North Korea fired two suspected powerful new midrange ballistic missiles on Tuesday that both failed over the Sea of Japan, U.S. officials said.

U.S. Strategic Command spokesman Ltc. Martin L. O'Donnell said in a statement the two launches from the east coast city of Wonsan, which took place at 4:56 p.m. ET and 7:03 p.m. ET, did not pose a threat to North America.

The missiles were tracked over the Sea of Japan, where indications are they fell, according to O'Donnell.

The Musudan missile has a potential 2,180-mile range that could target much of Asia and the Pacific, including U.S military bases in the region. The launch on Tuesday was the fifth Musadan launch by the North Koreans to fail. 

State Department spokesman John Kirby condemned the launches, and said the U.S. continues to assess the situation. 

"We strongly condemn these and North Korea's other recent missile tests, which violate UN Security Council Resolutions explicitly prohibiting North Korea's launches using ballistic missile technology," Kirby said in a statement.

"These provocations only serve to increase the international community’s resolve to counter the DPRK’s prohibited activities, including through implementing existing UN Security Council sanctions," he added. 

Each new test — apparently linked to a command from North Korean leader Kim Jong Un — also likely provides valuable insights to the North's scientists and military officials as they push toward their goal of a nuclear and missile program that can threaten the U.S. mainland.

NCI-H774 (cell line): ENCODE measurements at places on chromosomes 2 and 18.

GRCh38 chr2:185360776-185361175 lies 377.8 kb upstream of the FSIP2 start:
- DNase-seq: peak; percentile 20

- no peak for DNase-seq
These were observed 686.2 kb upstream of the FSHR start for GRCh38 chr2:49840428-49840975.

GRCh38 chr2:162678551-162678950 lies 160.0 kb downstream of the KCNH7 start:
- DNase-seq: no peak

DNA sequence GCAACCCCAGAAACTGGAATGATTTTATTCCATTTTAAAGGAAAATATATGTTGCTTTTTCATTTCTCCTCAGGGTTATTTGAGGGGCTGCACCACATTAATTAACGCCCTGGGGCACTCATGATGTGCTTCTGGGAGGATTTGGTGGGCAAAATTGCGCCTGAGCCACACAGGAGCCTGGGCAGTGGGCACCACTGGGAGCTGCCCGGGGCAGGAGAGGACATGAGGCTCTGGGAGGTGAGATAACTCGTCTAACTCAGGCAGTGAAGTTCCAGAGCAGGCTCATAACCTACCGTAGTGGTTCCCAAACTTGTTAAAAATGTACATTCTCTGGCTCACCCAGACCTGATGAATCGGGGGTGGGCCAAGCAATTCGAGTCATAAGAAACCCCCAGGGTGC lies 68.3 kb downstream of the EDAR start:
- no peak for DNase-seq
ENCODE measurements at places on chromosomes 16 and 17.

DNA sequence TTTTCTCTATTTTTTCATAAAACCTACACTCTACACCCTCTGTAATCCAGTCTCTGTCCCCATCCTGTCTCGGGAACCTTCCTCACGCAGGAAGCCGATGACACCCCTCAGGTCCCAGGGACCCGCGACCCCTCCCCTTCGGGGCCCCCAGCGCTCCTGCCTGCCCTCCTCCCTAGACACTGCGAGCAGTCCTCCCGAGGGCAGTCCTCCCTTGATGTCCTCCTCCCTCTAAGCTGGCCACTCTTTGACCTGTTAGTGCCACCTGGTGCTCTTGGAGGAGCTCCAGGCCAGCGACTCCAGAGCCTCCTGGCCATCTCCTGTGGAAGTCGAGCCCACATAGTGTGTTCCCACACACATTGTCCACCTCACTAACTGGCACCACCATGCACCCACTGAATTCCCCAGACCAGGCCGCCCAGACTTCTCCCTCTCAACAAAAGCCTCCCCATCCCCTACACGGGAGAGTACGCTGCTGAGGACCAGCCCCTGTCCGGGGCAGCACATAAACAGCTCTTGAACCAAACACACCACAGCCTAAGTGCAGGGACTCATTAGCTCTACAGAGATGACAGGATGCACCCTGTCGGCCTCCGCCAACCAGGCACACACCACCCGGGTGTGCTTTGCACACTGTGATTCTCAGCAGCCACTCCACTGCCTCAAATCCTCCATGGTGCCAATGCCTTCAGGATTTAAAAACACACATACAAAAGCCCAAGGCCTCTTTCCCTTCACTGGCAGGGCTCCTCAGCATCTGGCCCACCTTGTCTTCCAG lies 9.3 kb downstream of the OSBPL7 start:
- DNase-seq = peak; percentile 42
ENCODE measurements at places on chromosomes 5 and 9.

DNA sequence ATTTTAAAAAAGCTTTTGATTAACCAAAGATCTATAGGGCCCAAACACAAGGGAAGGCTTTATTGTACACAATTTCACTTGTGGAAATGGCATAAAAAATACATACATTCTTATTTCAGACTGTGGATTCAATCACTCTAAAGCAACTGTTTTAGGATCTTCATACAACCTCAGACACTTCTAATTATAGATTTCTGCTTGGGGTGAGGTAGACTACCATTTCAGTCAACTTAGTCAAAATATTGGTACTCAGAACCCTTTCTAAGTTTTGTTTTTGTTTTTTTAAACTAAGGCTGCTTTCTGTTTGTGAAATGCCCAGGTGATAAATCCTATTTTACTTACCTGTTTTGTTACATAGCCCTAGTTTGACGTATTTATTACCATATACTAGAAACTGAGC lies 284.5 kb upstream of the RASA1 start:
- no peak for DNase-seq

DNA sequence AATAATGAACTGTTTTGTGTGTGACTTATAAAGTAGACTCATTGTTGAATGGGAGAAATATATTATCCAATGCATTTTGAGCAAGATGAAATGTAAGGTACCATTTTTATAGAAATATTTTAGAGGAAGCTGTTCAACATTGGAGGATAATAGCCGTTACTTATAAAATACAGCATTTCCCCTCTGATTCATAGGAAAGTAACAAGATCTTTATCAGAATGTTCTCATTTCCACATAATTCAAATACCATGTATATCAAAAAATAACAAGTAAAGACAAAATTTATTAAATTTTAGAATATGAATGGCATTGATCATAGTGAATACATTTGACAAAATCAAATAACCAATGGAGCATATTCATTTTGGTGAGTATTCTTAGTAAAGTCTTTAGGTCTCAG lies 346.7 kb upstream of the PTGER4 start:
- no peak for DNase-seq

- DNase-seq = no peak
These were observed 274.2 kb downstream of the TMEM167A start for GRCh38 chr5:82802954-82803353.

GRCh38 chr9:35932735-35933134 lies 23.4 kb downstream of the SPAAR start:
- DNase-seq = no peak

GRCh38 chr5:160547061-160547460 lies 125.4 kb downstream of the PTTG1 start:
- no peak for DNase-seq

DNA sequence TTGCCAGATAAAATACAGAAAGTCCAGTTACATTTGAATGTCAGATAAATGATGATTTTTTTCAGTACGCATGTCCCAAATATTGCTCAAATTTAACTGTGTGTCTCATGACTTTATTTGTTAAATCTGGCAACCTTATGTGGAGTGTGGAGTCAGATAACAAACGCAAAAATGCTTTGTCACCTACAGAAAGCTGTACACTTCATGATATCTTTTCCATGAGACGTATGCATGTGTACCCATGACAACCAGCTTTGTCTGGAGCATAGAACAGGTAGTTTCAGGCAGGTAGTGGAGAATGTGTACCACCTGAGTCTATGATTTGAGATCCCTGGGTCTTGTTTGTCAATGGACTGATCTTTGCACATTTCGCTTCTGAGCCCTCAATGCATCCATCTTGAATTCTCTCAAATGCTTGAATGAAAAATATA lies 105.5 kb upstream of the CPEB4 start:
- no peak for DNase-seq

Pyongyang earlier this year conducted a nuclear test and launched a long-range rocket that outsiders say was a cover for a test of banned missile technology.

In April, North Korea attempted unsuccessfully to launch three suspected Musudan missiles, but all exploded in midair or crashed, according to South Korean defense officials. Earlier this month, North Korea had another suspected Musudan failure, South Korean officials said.

Before April's launches, North Korea had never flight-tested a Musudan missile, although one was displayed during a military parade in 2010 in Pyongyang, its capital.

The launches appear to stem from Kim Jong Un's order in March for more nuclear and ballistic missile tests. The order was an apparent response to springtime U.S.-South Korean military drills, which North Korea views as an invasion rehearsal.

Since the end of those military drills, Pyongyang has repeatedly called for the resumption of talks with rival Seoul, even as it pursues new missile development, but the South has rejected the overtures. It wants the North to first take steps toward nuclear disarmament. Pyongyang says its rivals must negotiate with it as an established nuclear power, something Washington and Seoul refuse to do.

The string of recent launch attempts show the North is pushing hard to upgrade its missile capability in defiance of U.S.-led international pressure. The North was slapped with the strongest U.N. sanctions in two decades after it conducted a fourth nuclear test and a long-range rocket launch earlier this year.

Earlier Tuesday, at a Washington briefing, Pentagon spokesman Peter Cook said that if North Korea were to conduct another missile test, it would violate U.N. resolutions and "be another provocative action. So we certainly would urge North Korea to refrain from doing that sort of thing."

North Korea has recently claimed a series of breakthroughs in its push to build a long-range nuclear missile that can strike the American mainland. But South Korean officials have said the North doesn't yet possess such a weapon.

The North, however, has already deployed a variety of missiles that can reach most targets in South Korea and Japan, including American military bases in the countries.

The Korean Peninsula remains in a technical state of war because the 1950-53 Korean War ended with an armistice, not a peace treaty. About 28,500 U.S. soldiers are stationed in South Korea to deter possible aggression from North Korea; tens of thousands more are stationed in Japan.

Fox News' Jennifer Griffin, Lucas Tomlinson, and the Associated Press contributed to this report.